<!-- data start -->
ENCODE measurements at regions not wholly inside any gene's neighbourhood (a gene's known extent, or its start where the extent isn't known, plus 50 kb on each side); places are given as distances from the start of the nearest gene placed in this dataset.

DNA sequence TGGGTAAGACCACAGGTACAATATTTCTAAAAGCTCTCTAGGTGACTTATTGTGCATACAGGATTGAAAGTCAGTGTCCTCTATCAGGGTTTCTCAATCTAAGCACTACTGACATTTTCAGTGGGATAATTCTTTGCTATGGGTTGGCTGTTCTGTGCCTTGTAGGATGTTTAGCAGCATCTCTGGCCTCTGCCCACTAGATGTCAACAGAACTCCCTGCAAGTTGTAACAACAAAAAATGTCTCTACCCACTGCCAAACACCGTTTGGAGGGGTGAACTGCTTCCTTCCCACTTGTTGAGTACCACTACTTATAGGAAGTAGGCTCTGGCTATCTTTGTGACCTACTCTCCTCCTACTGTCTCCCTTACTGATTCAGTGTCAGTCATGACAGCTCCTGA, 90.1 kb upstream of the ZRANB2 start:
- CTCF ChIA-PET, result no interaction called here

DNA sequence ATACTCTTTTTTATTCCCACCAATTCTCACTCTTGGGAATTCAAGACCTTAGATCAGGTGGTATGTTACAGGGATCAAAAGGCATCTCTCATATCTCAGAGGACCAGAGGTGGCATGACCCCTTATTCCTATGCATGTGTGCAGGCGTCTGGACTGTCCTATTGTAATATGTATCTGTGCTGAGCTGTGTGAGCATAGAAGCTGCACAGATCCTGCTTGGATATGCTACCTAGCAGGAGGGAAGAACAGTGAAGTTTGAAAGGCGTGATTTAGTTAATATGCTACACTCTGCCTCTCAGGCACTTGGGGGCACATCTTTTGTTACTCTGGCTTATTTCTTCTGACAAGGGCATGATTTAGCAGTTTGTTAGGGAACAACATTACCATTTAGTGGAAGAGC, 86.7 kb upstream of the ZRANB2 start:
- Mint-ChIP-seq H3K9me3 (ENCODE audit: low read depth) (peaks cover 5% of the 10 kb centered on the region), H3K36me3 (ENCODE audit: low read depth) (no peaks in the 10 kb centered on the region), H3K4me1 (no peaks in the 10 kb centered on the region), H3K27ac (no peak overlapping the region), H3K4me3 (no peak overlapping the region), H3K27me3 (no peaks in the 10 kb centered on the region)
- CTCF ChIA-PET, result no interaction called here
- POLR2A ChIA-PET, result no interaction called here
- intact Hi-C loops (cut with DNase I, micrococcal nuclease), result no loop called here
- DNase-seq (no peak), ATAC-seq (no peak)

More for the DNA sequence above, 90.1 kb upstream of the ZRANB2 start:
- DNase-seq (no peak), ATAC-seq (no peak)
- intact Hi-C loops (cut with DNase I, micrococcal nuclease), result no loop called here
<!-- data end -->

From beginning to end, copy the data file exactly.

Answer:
ENCODE measurements at regions not wholly inside any gene's neighbourhood (a gene's known extent, or its start where the extent isn't known, plus 50 kb on each side); places are given as distances from the start of the nearest gene placed in this dataset.

DNA sequence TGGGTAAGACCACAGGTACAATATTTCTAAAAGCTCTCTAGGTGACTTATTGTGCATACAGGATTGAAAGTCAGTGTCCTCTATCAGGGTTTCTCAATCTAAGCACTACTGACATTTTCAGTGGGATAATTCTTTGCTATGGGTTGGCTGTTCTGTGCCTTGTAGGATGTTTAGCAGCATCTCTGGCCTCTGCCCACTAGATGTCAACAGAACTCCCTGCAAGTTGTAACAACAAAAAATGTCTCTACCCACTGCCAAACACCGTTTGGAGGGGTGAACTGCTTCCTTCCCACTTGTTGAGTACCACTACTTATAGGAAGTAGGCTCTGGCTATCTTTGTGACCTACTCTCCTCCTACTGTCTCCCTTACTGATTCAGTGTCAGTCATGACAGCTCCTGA, 90.1 kb upstream of the ZRANB2 start:
- CTCF ChIA-PET, result no interaction called here

DNA sequence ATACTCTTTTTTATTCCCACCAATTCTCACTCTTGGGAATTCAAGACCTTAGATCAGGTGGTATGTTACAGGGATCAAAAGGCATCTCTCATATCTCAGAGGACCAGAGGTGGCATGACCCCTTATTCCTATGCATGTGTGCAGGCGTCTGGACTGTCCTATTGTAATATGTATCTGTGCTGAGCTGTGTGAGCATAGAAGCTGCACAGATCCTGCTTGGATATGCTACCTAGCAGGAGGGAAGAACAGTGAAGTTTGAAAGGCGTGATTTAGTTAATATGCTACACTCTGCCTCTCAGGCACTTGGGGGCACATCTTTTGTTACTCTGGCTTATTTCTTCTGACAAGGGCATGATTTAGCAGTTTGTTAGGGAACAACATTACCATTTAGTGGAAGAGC, 86.7 kb upstream of the ZRANB2 start:
- Mint-ChIP-seq H3K9me3 (ENCODE audit: low read depth) (peaks cover 5% of the 10 kb centered on the region), H3K36me3 (ENCODE audit: low read depth) (no peaks in the 10 kb centered on the region), H3K4me1 (no peaks in the 10 kb centered on the region), H3K27ac (no peak overlapping the region), H3K4me3 (no peak overlapping the region), H3K27me3 (no peaks in the 10 kb centered on the region)
- CTCF ChIA-PET, result no interaction called here
- POLR2A ChIA-PET, result no interaction called here
- intact Hi-C loops (cut with DNase I, micrococcal nuclease), result no loop called here
- DNase-seq (no peak), ATAC-seq (no peak)

More for the DNA sequence above, 90.1 kb upstream of the ZRANB2 start:
- DNase-seq (no peak), ATAC-seq (no peak)
- intact Hi-C loops (cut with DNase I, micrococcal nuclease), result no loop called here